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More than 40 Harvard Alumni Win Seats in 115th Congress

By Alice S. Cheng, Lana M. Gorlinski, and William L. Wang, Contributing Writers

More than 40 Harvard alumni won seats in Congress Tuesday night as both the U.S. Senate and House of Representatives remained under Republican control and Donald Trump, the Republican nominee, was elected the next President of the United States.

In the House of Representatives, more than 35 members in the next session will boast degrees from the University. Close to five alumni of Harvard’s various schools lost their races for seats in the House.

Of the eight Harvard alumni who vied for seats in the Senate, five won seats in Congress’s upper chamber.

While some polls had predicted Democrats could win control of the Senate in 2016, they lost several key races and the chamber will remain under Republican control. The vast majority of Harvard graduates ran and were elected as Democrats.

University President Drew G. Faust often meets with Harvard alumni who are elected officials when she travels to Washington, D.C., to lobby for public funding for universities, among other public policy issues that intersect with the University’s interests. Harvard alumni have historically been well represented in the governing bodies.

New York Senator Charles “Chuck” E. Schumer ’71, a Democrat and Harvard Law graduate, won his fourth term over Republican challenger Wendy Long, who attended the Law School for one year. Schumer will become the top-ranking Democrat in the next session of Congress after Harry Reid’s resignation.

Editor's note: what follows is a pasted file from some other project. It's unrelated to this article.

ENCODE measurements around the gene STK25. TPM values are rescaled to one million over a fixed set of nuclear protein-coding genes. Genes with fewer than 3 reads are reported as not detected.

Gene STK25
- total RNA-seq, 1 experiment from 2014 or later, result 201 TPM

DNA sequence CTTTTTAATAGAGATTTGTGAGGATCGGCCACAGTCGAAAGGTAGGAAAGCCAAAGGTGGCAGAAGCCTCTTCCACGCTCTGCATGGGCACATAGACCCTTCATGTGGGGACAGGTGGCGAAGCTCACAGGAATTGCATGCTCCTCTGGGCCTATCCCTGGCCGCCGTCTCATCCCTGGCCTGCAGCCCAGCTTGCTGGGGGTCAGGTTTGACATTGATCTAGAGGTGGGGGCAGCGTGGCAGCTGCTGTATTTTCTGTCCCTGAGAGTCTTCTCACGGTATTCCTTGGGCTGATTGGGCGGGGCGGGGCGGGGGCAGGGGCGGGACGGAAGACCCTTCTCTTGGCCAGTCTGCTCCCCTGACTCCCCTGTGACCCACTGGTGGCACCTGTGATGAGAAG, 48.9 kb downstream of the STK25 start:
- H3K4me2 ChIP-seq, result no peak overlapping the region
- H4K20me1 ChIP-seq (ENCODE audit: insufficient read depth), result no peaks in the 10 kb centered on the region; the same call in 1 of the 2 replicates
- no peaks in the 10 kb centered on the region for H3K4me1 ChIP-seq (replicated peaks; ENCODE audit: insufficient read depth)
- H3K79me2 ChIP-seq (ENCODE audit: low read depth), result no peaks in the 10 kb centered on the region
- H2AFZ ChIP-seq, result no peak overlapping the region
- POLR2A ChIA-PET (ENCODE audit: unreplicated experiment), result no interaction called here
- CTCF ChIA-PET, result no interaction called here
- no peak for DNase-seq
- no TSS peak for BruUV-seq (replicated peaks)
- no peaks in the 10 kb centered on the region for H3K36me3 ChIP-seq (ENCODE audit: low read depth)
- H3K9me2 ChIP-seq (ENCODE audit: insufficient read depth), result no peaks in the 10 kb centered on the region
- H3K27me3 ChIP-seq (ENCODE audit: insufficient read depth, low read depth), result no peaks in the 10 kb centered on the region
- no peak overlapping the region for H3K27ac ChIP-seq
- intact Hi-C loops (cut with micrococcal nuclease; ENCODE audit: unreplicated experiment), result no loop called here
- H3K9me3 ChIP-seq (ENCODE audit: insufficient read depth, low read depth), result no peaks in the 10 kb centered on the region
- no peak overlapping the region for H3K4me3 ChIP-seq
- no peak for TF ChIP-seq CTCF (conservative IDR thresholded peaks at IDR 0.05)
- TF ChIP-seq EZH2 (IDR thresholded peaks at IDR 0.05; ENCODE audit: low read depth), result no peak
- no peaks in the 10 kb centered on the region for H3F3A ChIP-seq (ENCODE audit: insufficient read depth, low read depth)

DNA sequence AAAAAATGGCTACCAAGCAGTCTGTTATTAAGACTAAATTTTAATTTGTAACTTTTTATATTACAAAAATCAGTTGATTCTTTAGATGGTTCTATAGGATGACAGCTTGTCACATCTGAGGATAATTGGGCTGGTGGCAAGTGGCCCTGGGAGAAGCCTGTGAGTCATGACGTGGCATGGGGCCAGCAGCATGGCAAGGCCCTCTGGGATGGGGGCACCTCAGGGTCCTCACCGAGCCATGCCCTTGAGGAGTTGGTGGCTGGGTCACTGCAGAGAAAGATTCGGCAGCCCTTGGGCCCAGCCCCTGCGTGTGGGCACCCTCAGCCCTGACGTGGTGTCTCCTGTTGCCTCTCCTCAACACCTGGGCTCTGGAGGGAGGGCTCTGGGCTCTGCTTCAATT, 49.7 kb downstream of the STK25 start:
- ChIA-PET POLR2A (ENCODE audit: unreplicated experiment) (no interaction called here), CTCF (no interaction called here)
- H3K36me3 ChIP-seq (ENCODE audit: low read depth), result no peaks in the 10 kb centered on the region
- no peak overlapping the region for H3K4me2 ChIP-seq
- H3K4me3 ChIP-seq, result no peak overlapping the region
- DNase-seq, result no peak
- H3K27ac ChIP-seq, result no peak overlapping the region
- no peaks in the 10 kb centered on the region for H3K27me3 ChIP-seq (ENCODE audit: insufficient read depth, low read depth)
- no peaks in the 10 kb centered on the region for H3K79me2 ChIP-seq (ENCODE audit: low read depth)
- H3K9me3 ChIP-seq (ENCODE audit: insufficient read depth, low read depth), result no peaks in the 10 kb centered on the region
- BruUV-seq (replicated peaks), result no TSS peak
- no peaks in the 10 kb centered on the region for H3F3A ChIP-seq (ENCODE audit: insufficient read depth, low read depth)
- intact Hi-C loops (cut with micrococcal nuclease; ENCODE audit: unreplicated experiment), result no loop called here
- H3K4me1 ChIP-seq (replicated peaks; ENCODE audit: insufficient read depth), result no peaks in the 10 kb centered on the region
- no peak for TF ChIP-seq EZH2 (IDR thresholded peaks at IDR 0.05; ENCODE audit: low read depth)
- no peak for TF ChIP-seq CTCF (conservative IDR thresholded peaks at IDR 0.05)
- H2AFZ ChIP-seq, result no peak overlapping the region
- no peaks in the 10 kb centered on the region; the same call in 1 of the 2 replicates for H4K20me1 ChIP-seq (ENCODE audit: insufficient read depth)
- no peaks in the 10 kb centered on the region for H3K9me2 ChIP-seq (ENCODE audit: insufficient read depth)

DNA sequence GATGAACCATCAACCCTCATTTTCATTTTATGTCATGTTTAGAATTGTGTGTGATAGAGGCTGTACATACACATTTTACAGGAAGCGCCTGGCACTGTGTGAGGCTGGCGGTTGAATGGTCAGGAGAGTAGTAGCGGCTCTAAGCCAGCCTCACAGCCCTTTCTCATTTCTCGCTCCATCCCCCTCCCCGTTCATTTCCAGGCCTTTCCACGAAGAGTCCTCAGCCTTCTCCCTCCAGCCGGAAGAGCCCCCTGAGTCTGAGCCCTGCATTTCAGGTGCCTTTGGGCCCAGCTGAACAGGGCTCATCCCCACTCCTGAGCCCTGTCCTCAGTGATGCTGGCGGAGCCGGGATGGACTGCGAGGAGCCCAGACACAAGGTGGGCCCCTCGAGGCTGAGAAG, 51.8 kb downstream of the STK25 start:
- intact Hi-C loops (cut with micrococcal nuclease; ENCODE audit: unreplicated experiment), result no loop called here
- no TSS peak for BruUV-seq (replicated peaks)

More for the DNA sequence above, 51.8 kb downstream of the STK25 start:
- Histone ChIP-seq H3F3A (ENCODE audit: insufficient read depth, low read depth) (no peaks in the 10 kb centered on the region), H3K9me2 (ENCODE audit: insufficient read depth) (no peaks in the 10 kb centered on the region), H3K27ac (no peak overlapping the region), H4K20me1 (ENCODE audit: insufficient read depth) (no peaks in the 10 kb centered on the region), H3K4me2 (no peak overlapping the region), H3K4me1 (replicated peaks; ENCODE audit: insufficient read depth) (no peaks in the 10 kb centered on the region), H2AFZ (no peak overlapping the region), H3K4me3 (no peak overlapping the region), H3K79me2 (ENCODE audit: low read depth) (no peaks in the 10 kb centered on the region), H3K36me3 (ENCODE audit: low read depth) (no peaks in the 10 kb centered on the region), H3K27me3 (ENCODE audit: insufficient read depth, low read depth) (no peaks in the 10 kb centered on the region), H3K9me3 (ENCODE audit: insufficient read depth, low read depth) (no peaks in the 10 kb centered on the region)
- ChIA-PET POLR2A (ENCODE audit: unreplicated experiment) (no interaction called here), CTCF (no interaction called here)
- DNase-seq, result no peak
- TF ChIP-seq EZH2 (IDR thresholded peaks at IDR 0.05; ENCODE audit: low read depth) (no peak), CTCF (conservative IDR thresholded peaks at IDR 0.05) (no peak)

Republican Senator Patrick J. Toomey ’84 eked out a close victory to keep his seat in Pennsylvania, while Democratic Senator Richard Blumenthal ’67 also won his race in Connecticut. Law School graduate and Republican Senator Mike Crapo also successfully defended his seat in Idaho.

House Representative and Kennedy School graduate Chris Van Hollen, a Democrat, won the Maryland Senate seat vacated by retiring Senator Barbara Mikulski.

Representatives from Massachusetts are particularly well connected to Harvard; four of the state’s nine Representatives attended one of Harvard’s 12 schools. Elizabeth Warren, a U.S. Senator from Massachusetts, taught at Harvard Law School before she ran for Senate.

Kennedy School graduate and Democrat Katherine M. Clark won an uncontested race in Massachusetts’ 5th Congressional District, which includes Cambridge; Harvard alums and Massachusetts Democrats Joseph P. Kennedy III, Seth W. Moulton ’01, and Stephen F. Lynch also won seats in the House.

Besides Massachusetts, Michigan elected a relatively large number of Harvard alumni. The state elected three members of Congress with Harvard degrees: Republican John Moolenaar, Democrat Dan Kildee, and Democrat Sander Levin.

Not every Harvard graduate was successful on election night. In Wisconsin, Law School graduate and Democrat Russ Feingold lost his Senate challenge to incumbent Ron H. Johnson.

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